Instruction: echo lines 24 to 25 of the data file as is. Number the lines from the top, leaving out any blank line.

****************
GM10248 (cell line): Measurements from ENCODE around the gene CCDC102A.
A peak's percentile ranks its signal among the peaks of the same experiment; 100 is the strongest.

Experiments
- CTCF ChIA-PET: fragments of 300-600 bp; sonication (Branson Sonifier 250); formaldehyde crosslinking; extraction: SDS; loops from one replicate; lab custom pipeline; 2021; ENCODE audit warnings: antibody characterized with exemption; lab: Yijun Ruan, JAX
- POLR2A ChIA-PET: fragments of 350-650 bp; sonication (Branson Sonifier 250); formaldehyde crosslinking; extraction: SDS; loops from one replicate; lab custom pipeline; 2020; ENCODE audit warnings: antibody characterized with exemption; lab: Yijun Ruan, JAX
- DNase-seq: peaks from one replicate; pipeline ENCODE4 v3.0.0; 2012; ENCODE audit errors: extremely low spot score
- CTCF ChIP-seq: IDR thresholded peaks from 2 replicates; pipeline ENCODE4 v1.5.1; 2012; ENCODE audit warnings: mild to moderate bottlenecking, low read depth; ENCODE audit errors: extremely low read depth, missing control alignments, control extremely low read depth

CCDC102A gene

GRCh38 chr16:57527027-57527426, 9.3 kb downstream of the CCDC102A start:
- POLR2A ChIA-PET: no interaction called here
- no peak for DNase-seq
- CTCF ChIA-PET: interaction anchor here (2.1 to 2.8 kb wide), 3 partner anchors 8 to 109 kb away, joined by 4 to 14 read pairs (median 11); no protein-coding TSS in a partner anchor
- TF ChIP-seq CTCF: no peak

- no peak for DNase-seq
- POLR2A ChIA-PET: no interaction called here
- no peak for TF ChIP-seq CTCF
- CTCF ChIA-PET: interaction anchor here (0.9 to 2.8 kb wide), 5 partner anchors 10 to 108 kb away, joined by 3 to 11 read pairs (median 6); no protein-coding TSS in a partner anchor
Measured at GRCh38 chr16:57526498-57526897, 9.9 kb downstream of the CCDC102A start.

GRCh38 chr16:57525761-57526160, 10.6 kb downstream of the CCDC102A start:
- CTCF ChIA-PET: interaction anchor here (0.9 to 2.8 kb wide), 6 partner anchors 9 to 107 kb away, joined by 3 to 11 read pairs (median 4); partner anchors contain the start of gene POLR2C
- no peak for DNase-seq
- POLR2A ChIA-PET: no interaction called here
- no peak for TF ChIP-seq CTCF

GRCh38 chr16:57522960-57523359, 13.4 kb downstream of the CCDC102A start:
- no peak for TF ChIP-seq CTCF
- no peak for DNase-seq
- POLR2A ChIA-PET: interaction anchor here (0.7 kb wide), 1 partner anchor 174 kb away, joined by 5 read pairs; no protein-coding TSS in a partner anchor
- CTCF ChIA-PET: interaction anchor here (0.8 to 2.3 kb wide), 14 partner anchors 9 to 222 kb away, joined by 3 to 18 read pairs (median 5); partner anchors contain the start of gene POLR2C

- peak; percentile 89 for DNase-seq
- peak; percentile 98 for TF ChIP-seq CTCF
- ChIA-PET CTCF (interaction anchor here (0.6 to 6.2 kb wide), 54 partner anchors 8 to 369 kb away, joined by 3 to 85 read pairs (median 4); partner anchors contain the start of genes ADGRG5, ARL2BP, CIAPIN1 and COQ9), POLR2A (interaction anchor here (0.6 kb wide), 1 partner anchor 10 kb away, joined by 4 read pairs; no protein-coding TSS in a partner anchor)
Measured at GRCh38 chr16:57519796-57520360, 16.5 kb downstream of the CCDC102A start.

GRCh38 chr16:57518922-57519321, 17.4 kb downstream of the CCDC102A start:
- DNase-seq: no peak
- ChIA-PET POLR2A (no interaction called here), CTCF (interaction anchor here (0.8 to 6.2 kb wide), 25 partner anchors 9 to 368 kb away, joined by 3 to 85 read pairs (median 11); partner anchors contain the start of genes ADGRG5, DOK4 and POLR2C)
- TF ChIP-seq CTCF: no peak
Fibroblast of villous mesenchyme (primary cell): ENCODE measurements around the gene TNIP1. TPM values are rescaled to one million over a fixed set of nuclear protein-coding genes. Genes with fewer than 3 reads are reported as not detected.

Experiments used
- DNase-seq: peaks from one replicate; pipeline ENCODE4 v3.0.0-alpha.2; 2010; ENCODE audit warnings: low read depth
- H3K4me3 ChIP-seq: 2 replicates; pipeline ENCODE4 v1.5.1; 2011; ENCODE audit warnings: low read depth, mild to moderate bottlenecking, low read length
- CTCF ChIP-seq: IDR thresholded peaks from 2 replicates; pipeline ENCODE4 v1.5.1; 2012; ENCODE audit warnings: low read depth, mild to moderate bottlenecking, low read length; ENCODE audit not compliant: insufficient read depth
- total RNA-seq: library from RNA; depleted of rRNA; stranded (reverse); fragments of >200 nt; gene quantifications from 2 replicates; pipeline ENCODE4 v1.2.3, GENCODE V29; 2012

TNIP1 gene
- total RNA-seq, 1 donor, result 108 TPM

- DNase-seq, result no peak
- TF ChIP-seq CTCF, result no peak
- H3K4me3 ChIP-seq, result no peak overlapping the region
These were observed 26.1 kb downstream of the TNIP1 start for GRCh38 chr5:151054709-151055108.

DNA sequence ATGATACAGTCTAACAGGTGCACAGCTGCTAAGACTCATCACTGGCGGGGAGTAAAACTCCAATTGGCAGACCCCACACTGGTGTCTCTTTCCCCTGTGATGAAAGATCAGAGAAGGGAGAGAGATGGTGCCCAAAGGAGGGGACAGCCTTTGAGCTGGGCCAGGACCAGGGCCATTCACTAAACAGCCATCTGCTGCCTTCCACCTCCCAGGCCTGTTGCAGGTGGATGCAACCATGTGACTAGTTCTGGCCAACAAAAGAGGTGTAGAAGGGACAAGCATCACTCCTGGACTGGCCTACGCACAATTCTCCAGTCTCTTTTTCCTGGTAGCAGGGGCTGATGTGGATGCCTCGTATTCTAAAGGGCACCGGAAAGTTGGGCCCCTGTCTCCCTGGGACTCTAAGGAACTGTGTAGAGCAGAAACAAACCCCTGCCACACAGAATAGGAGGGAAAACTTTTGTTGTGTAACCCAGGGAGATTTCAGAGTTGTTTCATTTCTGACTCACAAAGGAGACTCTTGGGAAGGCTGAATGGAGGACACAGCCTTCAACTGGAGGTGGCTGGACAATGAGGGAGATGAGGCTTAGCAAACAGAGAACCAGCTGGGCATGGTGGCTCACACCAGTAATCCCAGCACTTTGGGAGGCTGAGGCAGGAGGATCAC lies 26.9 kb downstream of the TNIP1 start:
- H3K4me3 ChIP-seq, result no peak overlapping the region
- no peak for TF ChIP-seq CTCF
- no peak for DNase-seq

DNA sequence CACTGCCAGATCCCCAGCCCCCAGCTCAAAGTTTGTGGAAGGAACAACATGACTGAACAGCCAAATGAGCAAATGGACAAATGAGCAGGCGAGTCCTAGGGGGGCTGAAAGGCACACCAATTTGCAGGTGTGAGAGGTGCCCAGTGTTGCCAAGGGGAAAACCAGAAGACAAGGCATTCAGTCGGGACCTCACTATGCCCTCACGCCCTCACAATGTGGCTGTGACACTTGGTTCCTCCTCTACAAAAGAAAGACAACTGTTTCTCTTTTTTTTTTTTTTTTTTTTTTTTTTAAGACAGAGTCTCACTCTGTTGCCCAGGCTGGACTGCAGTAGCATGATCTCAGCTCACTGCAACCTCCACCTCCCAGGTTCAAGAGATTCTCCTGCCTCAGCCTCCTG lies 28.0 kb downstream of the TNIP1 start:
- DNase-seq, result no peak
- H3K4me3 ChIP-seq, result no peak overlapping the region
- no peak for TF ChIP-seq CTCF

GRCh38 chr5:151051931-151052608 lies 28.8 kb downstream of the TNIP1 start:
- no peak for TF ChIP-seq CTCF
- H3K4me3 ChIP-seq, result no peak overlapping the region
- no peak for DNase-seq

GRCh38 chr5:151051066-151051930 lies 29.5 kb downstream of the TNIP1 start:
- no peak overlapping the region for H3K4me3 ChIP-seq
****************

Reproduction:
GRCh38 chr16:57522960-57523359, 13.4 kb downstream of the CCDC102A start:
- no peak for TF ChIP-seq CTCF